Release on 2016-05-06 | by Holger Schott Syme,Andrew Griffin
Material Practices and Conditions of Playing
Author: Holger Schott Syme,Andrew Griffin
Category: Literary Criticism
Locating the Queen's Men presents new and groundbreaking essays on early modern England's most prominent acting company, from their establishment in 1583 into the 1590s. Offering a far more detailed critical engagement with the plays than is available elsewhere, this volume situates the company in the theatrical and economic context of their time. The essays gathered here focus on four different aspects: playing spaces, repertory, play-types, and performance style, beginning with essays devoted to touring conditions, performances in university towns, London inns and theatres, and the patronage system under Queen Elizabeth. Repertory studies, unique to this volume, consider the elements of the company's distinctive style, and how this style may have influenced, for example, Shakespeare's Henry V. Contributors explore two distinct genres, the morality and the history play, especially focussing on the use of stock characters and on male/female relationships. Revising standard accounts of late Elizabeth theatre history, this collection shows that the Queen's Men, often understood as the last rear-guard of the old theatre, were a vital force that enjoyed continued success in the provinces and in London, representative of the abiding appeal of an older, more ostentatiously theatrical form of drama.
New York Times bestselling author Jane Feather again delights with her new book in this entrancing Georgian trilogy featuring three noble brothers who are offered a preposterous opportunity to restore their family’s mortgaged lands. An eccentric uncle promises a lavish inheritance, but only if each marries—thus redeeming—a fallen woman. And if even one brother fails to fulfill the old man’s decree, none will gain the windfall. Lady Serena Grantley was born to the nobility, but fortune's whim placed her in control of her gamester stepfather, who uses her beauty to lure young men to his gambling tables. Serena even dismissed her first love, the Honorable Sebastian Sullivan, at her stepfather's command. But when he attempts to force her into a liaison with a dissolute earl, Serena resolves to do his bidding no more. Sebastian is the only man who ever captured her heart, and it is to him she turns. . . . Torn between family loyalty and the woman he loves, Sebastian faces a devilish dilemma. His uncle is ailing, and time is running short. Desperate to find a solution, Sebastian conceives a dangerous plan—a wager that could bring him and Serena happiness at last . . . or separate them forever.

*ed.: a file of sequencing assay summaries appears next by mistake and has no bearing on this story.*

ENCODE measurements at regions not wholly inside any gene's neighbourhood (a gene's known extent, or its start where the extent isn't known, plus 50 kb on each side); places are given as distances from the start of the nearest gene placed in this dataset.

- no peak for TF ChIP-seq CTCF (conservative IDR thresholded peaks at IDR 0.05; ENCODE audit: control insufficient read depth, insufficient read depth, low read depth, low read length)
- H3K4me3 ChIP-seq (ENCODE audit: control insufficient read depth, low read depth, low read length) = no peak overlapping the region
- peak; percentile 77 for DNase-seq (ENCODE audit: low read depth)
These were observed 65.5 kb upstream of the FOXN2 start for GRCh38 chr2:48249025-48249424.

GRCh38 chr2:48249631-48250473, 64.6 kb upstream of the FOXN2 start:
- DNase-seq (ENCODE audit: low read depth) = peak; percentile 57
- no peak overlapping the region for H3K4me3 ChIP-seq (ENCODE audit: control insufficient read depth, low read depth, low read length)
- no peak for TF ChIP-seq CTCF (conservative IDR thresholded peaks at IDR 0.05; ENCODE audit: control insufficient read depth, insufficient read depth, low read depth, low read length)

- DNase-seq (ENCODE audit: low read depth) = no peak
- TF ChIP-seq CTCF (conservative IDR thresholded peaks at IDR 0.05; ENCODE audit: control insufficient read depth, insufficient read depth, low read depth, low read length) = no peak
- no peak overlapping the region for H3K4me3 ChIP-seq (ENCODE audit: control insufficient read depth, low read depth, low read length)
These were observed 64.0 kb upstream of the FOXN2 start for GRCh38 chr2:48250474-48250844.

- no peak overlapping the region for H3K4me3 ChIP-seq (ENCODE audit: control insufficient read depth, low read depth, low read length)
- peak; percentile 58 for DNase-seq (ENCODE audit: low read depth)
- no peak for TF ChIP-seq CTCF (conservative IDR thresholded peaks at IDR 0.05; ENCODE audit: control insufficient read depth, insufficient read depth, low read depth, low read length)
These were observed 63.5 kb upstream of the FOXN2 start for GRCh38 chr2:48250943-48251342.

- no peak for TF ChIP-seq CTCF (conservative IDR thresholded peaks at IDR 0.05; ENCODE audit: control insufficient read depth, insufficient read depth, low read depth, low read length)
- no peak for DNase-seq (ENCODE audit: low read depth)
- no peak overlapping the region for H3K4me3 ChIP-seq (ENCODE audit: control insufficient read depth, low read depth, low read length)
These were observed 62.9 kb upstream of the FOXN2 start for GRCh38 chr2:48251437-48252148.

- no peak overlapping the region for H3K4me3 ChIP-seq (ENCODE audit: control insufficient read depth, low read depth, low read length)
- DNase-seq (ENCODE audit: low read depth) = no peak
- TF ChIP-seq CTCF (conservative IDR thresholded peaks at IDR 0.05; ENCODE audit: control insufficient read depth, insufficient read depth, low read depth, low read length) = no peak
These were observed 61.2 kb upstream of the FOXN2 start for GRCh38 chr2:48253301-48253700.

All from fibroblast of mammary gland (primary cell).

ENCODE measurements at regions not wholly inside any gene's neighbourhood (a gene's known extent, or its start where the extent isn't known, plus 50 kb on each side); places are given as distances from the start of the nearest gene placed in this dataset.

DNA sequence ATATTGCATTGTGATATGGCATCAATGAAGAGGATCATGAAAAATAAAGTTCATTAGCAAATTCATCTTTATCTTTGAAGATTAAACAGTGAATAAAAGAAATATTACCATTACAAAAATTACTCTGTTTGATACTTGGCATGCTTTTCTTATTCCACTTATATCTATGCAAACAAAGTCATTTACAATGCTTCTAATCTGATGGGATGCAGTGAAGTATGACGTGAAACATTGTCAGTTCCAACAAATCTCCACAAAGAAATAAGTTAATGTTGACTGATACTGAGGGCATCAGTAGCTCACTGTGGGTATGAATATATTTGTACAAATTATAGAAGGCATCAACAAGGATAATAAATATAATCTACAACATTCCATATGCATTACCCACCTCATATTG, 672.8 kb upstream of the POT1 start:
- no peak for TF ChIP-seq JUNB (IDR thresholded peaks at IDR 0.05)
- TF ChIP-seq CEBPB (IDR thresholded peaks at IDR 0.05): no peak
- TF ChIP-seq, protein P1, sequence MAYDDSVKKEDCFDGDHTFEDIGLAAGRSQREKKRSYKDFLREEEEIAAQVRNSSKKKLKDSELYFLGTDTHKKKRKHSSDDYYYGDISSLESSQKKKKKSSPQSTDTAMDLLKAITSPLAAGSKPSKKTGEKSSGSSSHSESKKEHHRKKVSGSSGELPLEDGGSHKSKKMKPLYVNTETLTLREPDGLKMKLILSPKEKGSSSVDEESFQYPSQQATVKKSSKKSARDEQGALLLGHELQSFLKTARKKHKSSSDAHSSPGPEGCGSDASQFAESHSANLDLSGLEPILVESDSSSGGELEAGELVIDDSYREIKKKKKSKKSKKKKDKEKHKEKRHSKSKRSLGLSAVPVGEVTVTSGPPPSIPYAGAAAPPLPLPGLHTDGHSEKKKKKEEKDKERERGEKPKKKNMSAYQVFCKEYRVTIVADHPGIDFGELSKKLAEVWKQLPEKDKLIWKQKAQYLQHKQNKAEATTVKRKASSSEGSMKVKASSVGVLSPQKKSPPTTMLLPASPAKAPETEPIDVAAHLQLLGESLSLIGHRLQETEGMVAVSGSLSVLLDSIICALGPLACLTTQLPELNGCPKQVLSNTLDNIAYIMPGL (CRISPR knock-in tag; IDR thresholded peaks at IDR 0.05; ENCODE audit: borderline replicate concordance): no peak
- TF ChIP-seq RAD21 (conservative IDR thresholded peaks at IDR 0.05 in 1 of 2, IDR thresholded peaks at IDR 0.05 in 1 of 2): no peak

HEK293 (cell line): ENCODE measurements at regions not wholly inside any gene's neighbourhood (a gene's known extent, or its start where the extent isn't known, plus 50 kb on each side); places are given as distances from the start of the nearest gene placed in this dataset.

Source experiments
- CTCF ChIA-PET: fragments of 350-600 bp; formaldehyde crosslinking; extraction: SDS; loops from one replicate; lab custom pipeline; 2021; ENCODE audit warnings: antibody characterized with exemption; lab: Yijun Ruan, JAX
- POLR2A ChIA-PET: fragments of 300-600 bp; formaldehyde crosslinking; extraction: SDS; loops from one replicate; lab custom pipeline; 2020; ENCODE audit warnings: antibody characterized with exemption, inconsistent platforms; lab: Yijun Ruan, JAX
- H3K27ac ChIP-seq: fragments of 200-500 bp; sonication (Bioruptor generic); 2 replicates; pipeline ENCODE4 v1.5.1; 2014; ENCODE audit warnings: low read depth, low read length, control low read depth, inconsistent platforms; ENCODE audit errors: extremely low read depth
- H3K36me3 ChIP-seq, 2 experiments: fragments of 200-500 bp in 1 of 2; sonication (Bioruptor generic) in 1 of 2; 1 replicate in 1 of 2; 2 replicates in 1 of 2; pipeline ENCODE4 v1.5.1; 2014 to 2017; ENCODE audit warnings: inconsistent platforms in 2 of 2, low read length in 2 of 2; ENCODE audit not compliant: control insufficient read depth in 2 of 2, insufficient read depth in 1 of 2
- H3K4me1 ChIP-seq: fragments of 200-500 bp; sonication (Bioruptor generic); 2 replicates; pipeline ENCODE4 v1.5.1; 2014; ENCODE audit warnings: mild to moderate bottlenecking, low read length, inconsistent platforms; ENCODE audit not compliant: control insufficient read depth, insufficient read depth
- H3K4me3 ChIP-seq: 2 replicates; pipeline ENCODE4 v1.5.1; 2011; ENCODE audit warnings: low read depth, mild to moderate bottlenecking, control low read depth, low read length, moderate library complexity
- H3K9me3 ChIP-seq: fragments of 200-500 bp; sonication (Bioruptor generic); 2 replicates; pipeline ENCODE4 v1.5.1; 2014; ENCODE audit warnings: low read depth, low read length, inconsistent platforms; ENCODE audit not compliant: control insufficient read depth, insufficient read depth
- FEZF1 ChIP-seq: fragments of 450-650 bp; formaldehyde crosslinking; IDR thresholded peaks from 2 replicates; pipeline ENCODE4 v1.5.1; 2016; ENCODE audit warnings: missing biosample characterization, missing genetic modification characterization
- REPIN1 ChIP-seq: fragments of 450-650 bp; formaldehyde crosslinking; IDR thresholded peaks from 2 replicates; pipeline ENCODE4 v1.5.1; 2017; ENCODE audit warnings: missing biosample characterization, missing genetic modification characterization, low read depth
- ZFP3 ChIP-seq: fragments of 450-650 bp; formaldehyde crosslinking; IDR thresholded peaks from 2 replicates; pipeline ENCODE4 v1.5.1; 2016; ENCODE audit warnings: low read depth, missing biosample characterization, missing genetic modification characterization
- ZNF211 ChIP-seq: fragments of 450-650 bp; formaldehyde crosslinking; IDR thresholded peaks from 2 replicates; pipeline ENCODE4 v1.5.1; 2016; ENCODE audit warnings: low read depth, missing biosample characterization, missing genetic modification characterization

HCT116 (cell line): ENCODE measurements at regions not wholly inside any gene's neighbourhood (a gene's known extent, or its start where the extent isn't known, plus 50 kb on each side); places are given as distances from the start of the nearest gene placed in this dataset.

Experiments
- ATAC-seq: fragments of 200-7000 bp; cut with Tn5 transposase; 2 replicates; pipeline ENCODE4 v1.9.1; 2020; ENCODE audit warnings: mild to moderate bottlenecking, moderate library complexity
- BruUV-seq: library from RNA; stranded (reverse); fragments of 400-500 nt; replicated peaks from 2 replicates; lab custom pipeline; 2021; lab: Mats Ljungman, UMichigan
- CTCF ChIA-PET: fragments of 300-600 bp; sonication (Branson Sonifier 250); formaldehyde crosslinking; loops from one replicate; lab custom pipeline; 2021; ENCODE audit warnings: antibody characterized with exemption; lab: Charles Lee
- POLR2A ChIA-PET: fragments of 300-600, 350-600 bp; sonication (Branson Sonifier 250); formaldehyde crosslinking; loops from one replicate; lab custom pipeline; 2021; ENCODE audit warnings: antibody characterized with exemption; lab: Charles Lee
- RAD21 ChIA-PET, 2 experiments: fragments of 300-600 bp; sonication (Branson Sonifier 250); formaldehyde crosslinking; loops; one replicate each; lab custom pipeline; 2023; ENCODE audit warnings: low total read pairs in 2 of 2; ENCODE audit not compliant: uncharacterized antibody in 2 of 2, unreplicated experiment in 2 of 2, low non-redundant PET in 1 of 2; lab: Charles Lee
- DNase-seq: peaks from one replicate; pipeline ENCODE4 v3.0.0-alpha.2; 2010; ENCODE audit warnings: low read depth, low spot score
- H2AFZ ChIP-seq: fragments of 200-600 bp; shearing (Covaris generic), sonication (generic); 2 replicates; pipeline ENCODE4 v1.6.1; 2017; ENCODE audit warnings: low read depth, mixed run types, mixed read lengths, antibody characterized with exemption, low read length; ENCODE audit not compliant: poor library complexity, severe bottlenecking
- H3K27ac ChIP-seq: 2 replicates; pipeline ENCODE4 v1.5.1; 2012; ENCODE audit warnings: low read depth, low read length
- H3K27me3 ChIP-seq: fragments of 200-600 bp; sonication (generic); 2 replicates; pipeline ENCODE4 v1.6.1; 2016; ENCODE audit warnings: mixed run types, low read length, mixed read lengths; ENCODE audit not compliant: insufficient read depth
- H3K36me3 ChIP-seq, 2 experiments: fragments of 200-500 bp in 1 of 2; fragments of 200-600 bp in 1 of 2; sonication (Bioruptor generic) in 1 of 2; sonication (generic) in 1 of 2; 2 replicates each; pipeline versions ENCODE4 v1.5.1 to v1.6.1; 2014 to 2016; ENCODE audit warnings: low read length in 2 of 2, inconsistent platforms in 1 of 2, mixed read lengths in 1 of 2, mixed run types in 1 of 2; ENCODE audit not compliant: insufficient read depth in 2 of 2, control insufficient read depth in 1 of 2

This engaging book provides in-depth discussion of the various influences that an audience in 1606 would have brought to interpreting ‘King Lear’. How did people think about the world, about God, about sin, about kings, about civilized conduct? Learn about the social hierarchy, gender relationships, parenting and family dynamics, court corruption, class tensions, the literary profile of the time, the concept of tragedy – and all the subversions, transgressions, and oppositions that made the play an unsettling picture of a disintegrating world in free fall.
Grandmaster Damian Lemos presents a repertoire for White in the Queen’s Gambit, one of the most famous chess openings. The Queen’s Gambit enjoys a long and illustrious past. It has been played by virtually all the strongest grandmasters in the history of chess, and today it remains a popular choice for players of all levels. White’s opening moves in the Queen’s Gambit are built on sound strategic principles, and it can lead to positions rich in both tactical and positional play. It’s a perfect opening to use in order to develop your chess understanding. It’s a perfect opening to use in order to develop your chess understanding. There are many defences that Black can employ against the Queen’s Gambit and it’s easy to become confused by the countless options for both White and Black. Lemos tackles this problem by providing a concise, easy-to-learn and practical repertoire that is suitable for players of all levels. Using illustrative games, Lemos examines the typical tactics and strategies for both sides, and highlights the key move order issues. This book tells you everything you need to know about playing the Queen’s Gambit. * A complete repertoire with 1 d4 d5 2 c4 * Over 50 games with grandmaster analysis * Written by a Queen’s Gambit expert